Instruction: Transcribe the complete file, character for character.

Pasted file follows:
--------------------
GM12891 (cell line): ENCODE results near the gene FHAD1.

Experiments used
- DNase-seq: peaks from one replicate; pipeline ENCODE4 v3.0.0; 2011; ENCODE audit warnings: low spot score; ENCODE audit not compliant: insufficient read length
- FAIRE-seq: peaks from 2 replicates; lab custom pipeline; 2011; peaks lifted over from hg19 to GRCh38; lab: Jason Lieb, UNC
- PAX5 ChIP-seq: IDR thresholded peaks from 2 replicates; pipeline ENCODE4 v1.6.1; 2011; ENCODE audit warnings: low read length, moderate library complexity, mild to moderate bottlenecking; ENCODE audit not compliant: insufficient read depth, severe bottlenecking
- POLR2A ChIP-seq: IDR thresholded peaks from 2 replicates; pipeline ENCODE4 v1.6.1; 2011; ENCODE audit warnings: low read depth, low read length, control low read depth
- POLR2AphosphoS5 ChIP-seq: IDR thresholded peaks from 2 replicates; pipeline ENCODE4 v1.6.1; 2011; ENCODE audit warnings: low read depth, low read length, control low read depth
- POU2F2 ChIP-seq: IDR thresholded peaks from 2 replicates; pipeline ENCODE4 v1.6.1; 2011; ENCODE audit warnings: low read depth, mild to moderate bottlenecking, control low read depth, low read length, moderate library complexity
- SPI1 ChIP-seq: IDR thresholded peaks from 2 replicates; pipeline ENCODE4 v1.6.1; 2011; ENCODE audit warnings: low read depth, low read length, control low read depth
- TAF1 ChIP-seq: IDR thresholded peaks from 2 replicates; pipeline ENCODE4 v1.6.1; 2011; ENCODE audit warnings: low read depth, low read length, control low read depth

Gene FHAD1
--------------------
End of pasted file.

GM12891 (cell line): ENCODE results near the gene FHAD1.

Experiments used
- DNase-seq: peaks from one replicate; pipeline ENCODE4 v3.0.0; 2011; ENCODE audit warnings: low spot score; ENCODE audit not compliant: insufficient read length
- FAIRE-seq: peaks from 2 replicates; lab custom pipeline; 2011; peaks lifted over from hg19 to GRCh38; lab: Jason Lieb, UNC
- PAX5 ChIP-seq: IDR thresholded peaks from 2 replicates; pipeline ENCODE4 v1.6.1; 2011; ENCODE audit warnings: low read length, moderate library complexity, mild to moderate bottlenecking; ENCODE audit not compliant: insufficient read depth, severe bottlenecking
- POLR2A ChIP-seq: IDR thresholded peaks from 2 replicates; pipeline ENCODE4 v1.6.1; 2011; ENCODE audit warnings: low read depth, low read length, control low read depth
- POLR2AphosphoS5 ChIP-seq: IDR thresholded peaks from 2 replicates; pipeline ENCODE4 v1.6.1; 2011; ENCODE audit warnings: low read depth, low read length, control low read depth
- POU2F2 ChIP-seq: IDR thresholded peaks from 2 replicates; pipeline ENCODE4 v1.6.1; 2011; ENCODE audit warnings: low read depth, mild to moderate bottlenecking, control low read depth, low read length, moderate library complexity
- SPI1 ChIP-seq: IDR thresholded peaks from 2 replicates; pipeline ENCODE4 v1.6.1; 2011; ENCODE audit warnings: low read depth, low read length, control low read depth
- TAF1 ChIP-seq: IDR thresholded peaks from 2 replicates; pipeline ENCODE4 v1.6.1; 2011; ENCODE audit warnings: low read depth, low read length, control low read depth

Gene FHAD1